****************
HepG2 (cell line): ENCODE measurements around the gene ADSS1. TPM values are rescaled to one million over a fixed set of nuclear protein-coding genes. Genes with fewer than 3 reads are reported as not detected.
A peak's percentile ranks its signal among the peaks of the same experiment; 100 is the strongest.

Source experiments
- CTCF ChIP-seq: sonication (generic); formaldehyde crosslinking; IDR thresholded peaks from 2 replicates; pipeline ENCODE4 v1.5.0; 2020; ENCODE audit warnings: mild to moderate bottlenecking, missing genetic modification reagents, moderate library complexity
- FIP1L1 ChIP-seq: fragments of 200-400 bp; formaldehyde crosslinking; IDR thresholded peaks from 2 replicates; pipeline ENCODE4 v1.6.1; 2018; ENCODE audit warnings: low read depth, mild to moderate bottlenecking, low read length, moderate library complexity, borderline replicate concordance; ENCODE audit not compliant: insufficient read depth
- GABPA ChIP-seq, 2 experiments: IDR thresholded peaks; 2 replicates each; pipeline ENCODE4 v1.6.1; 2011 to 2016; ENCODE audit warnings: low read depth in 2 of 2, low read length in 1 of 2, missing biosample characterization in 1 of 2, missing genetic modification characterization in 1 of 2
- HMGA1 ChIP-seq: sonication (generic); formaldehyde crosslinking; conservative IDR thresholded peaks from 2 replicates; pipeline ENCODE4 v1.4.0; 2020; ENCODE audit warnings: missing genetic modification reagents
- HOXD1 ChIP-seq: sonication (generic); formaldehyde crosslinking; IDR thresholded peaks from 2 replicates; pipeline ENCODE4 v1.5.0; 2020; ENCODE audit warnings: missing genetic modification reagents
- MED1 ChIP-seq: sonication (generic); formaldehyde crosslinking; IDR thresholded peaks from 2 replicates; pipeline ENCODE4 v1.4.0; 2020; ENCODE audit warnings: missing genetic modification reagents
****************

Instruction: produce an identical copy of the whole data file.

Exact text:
HepG2 (cell line): ENCODE measurements around the gene ADSS1. TPM values are rescaled to one million over a fixed set of nuclear protein-coding genes. Genes with fewer than 3 reads are reported as not detected.
A peak's percentile ranks its signal among the peaks of the same experiment; 100 is the strongest.

Source experiments
- CTCF ChIP-seq: sonication (generic); formaldehyde crosslinking; IDR thresholded peaks from 2 replicates; pipeline ENCODE4 v1.5.0; 2020; ENCODE audit warnings: mild to moderate bottlenecking, missing genetic modification reagents, moderate library complexity
- FIP1L1 ChIP-seq: fragments of 200-400 bp; formaldehyde crosslinking; IDR thresholded peaks from 2 replicates; pipeline ENCODE4 v1.6.1; 2018; ENCODE audit warnings: low read depth, mild to moderate bottlenecking, low read length, moderate library complexity, borderline replicate concordance; ENCODE audit not compliant: insufficient read depth
- GABPA ChIP-seq, 2 experiments: IDR thresholded peaks; 2 replicates each; pipeline ENCODE4 v1.6.1; 2011 to 2016; ENCODE audit warnings: low read depth in 2 of 2, low read length in 1 of 2, missing biosample characterization in 1 of 2, missing genetic modification characterization in 1 of 2
- HMGA1 ChIP-seq: sonication (generic); formaldehyde crosslinking; conservative IDR thresholded peaks from 2 replicates; pipeline ENCODE4 v1.4.0; 2020; ENCODE audit warnings: missing genetic modification reagents
- HOXD1 ChIP-seq: sonication (generic); formaldehyde crosslinking; IDR thresholded peaks from 2 replicates; pipeline ENCODE4 v1.5.0; 2020; ENCODE audit warnings: missing genetic modification reagents
- MED1 ChIP-seq: sonication (generic); formaldehyde crosslinking; IDR thresholded peaks from 2 replicates; pipeline ENCODE4 v1.4.0; 2020; ENCODE audit warnings: missing genetic modification reagents